Extracts from letters received from Elder Peacock this week:
“I guess I’ll tell you about the food here, it’s a lot of rice. I know I’m thinking really far ahead, but when I get home, I don’t want to see rice for 2 weeks…at least. So, for breakfast, I eat with my “pensionista” (aka the lady who makes us food). She’ll make an egg thing or cereal with yogurt, bananas, fruit salad, pancakes and once she tried (unsuccessfully) to make french toast. But she always gives us Ecco or Kimbo which is a cebada [English: barley] drink. When I first saw it in Iquitos, I was 100% sure that it was coffee, but it isn’t. At first I could not drink it [observant members of the Church of Jesus Christ of Latter-day Saints abstain from coffee]. Later I figured out if I put in 1/2 a spoon of cebada and 6 spoons of sugar, then it’s doable. Still not a huge fan. Lunch is with the members and it’s really about always the same: rice and chicken. Sometimes with a little bit of other stuff like potatoes or bananas or “salad”. Salad is cucumbers and tomatoes with lime juice. Then dinner we’re with our pensionista again and it’s basically the same as lunch, just smaller. I’m usually not even hungry for dinner though.”
“It’s nice having a pensionista though, even if she is just trying to get me fat.”
Mother’s comments: Top two least favorite vegetables on Tyler’s list: tomatoes, cucumbers. Maybe he likes them now. We have penionistas in America too. They’re called “MOMs”.
“We have a cement floor right now which is basically impossible to keep clean. I would sweep & mop and it would look just about the same as it did before I started. It was very frustrating. Apparently, the secret is to clean it with gasoline…who’da thought? But then we found out that nobody had ever even sealed the floor, so that didn’t help. I sealed it. It was a project, but it looks much better now. There really is just a lot of dust here though. When I got here, this place was a sty. There are 3 rooms (bedroom, study room, “kitchen”) and everything was all over the place, but I threw away mountains of stuff and organized just about everything. You’d be so proud mom.”
Mother’s comments: This paragraph is an absolute testament to how transforming a mission is for a young man. Of my three sons, this one by far had no interest in tidiness or cleanliness or organization or, well, you get the idea. That he has spent so much thought and effort on this floor and in organizing the apartment is absolutely contrary to everything I know about this person who is my son. And, where did he come up with the idea to clean with gasoline and why did he have gasoline in the first place? These are questions I will likely never know the answer to, I suspect. There’s just so much wrong in this paragraph I hardly know where to begin. My very foundation has been shaken.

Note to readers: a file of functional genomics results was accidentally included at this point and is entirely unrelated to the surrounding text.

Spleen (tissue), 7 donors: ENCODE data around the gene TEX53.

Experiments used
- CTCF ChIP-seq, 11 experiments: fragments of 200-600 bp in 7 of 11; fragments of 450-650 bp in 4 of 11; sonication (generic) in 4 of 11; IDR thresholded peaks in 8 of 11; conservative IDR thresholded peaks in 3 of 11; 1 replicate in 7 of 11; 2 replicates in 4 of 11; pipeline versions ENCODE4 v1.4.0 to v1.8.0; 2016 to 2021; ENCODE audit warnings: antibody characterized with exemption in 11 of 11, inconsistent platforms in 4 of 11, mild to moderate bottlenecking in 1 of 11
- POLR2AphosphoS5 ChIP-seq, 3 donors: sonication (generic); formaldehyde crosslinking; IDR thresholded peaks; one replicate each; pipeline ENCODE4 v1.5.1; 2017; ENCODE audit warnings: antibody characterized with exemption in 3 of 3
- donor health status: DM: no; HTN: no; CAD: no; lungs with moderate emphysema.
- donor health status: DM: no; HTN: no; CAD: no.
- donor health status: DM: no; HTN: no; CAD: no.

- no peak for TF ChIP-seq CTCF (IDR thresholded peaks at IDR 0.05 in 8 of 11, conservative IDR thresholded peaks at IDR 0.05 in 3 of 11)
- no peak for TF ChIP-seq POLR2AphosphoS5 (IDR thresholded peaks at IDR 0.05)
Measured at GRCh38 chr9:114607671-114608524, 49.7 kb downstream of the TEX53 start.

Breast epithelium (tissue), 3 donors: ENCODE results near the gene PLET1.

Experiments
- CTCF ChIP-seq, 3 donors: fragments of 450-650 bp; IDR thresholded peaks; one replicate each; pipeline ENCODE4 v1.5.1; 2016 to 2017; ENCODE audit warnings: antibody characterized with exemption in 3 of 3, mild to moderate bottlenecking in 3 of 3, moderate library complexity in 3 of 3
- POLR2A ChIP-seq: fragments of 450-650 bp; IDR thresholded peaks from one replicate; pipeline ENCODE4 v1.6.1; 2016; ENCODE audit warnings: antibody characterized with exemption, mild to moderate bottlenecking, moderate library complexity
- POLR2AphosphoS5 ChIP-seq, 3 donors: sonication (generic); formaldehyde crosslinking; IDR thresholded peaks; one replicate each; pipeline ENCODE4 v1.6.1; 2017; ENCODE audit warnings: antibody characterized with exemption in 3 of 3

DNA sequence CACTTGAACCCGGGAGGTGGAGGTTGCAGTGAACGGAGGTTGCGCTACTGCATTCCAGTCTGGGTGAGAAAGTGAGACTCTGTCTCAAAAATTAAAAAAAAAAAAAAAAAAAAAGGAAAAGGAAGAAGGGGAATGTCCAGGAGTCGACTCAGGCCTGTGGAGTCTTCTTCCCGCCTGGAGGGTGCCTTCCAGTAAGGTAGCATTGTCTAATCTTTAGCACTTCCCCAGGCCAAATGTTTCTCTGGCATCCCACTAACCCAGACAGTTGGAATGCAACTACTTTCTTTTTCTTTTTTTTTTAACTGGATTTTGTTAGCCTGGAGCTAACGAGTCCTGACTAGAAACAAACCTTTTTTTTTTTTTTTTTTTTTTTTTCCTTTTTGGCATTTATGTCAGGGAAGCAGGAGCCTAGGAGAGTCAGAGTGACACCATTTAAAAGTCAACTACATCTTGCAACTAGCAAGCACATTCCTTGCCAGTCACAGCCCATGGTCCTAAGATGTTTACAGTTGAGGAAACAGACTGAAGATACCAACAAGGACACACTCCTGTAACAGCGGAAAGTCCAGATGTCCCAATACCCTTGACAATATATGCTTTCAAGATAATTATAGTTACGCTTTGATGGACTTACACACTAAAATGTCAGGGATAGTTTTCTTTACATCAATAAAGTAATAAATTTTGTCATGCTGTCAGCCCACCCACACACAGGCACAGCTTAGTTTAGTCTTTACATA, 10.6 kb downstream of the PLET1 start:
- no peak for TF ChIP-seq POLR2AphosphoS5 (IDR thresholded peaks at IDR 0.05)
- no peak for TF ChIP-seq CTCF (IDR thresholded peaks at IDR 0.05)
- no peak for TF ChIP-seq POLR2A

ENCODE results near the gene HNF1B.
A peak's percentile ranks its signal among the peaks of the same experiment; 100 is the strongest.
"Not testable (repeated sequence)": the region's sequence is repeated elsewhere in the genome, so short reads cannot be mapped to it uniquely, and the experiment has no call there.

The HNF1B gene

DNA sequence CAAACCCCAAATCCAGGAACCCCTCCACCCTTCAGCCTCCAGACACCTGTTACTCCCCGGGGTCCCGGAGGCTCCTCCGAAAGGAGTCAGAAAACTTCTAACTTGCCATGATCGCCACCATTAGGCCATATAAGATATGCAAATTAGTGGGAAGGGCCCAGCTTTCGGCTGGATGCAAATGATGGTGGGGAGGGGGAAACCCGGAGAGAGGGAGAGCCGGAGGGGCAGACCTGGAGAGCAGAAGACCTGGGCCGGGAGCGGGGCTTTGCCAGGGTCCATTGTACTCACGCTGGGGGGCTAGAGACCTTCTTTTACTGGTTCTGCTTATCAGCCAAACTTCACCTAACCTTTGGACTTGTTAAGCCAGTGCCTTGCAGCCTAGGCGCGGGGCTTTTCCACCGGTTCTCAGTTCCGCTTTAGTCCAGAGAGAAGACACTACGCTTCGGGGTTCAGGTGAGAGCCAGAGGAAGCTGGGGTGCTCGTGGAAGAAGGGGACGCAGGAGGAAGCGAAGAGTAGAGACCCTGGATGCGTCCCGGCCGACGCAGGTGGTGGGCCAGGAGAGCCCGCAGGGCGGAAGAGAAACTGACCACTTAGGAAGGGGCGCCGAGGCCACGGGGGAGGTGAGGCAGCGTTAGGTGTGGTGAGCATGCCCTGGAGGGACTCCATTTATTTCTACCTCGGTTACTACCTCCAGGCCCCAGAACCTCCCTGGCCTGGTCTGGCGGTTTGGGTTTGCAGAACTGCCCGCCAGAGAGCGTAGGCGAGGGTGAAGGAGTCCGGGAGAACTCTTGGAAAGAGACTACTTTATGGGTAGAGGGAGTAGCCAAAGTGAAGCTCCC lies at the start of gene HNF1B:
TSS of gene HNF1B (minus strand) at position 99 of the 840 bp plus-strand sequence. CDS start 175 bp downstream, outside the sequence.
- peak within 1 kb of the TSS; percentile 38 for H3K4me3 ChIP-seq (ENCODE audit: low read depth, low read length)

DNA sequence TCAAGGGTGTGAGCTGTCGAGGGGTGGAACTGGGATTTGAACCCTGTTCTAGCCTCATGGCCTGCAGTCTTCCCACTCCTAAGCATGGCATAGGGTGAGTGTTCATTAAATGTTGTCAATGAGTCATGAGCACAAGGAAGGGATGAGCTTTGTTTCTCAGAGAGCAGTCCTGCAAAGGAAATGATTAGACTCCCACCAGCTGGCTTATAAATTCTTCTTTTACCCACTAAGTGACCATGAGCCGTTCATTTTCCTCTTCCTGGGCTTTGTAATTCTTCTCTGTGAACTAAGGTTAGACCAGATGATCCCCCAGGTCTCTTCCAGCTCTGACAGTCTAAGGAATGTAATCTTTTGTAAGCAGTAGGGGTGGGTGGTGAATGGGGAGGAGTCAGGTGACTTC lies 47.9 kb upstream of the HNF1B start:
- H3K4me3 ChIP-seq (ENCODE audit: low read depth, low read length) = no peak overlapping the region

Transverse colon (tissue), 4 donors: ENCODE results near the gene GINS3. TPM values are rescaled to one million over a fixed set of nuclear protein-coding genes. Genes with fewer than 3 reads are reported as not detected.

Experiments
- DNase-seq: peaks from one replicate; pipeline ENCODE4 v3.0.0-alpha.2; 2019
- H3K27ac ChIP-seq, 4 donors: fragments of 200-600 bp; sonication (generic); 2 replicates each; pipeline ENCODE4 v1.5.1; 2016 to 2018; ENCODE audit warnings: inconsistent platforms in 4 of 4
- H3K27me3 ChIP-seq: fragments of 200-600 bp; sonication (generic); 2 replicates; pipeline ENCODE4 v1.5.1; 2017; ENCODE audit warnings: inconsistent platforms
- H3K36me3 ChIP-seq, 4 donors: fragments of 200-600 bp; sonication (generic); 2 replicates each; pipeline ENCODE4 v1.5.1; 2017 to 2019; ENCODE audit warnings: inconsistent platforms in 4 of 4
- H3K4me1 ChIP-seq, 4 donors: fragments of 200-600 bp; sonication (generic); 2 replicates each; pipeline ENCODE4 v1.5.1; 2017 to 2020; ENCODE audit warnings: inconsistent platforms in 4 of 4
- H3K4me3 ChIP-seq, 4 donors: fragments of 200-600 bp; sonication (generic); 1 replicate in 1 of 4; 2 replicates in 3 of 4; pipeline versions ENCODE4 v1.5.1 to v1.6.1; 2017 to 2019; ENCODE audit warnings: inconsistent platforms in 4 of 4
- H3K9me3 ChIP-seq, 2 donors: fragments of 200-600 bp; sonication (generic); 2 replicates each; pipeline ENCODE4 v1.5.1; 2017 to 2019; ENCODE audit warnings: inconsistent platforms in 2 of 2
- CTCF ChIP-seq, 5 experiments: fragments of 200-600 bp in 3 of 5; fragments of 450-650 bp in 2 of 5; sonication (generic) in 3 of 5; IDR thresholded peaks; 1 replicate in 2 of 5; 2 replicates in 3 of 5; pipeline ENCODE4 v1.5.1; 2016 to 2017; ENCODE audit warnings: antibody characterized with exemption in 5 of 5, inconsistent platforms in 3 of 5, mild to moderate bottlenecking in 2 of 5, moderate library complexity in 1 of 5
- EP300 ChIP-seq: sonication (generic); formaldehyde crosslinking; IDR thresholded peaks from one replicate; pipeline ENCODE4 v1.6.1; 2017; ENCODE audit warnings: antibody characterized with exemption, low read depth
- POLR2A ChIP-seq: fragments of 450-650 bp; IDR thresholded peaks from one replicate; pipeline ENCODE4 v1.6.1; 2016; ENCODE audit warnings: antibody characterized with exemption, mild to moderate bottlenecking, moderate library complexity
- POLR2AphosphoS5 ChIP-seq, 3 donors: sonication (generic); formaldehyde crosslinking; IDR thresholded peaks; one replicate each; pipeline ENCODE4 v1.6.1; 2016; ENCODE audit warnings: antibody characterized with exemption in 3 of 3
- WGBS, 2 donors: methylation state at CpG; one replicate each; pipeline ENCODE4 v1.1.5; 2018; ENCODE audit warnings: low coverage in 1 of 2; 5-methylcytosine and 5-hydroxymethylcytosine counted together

“You may remember my watch situation? Well, the watch I came here with broke and nobody could fix it, so I bought one. Like a week later it broke. Then Elder Bravo gave me one of those cheap digital watches, which is cool. Well, not too long later, the band broke. I took it to this guy in Iquitos and got a new band put on. Well, fast forward 2 months(ish) and I’m in N.C. and, the band breaks again. But here, I don’t know a watch guy to fix it. So, I may have made one of the coolest things ever. Cutting a hole in a part o fhte band, I put a think rope in it and tied it off. On the other side I put my keys. So now I have a pocket watchy keychain. It’s awesome. Best part? I think I have found the best way to have a watch but not have a ridiculous tan line on my wrist. Isn’t that cool? I know you’re jealous/proud of that :) And I know I could buy a new watch, but this one is cooler than anything I could buy and I’m 98% sure that it won’t break. That % is not an approximation either. That’s the exact percentage that it is. I calculated it with some really complex equations.”
Mother’s comment: OK, maybe not ENTIRELY transformed.
And, this piece of art:
“Don’t worry, I’ll carry a rock around with me for the dogs now :)”
which relates to THIS POST.
“I’ve decided that hard work is a mindset. If you decide to focus on what’s at hand, you’ll do it and do it well. If you focus on being somewhere else, you’ll never get anything done. So really, if you want to be good at something, just focus on it and then your actions will follow.”
Elder Peacock, et. al.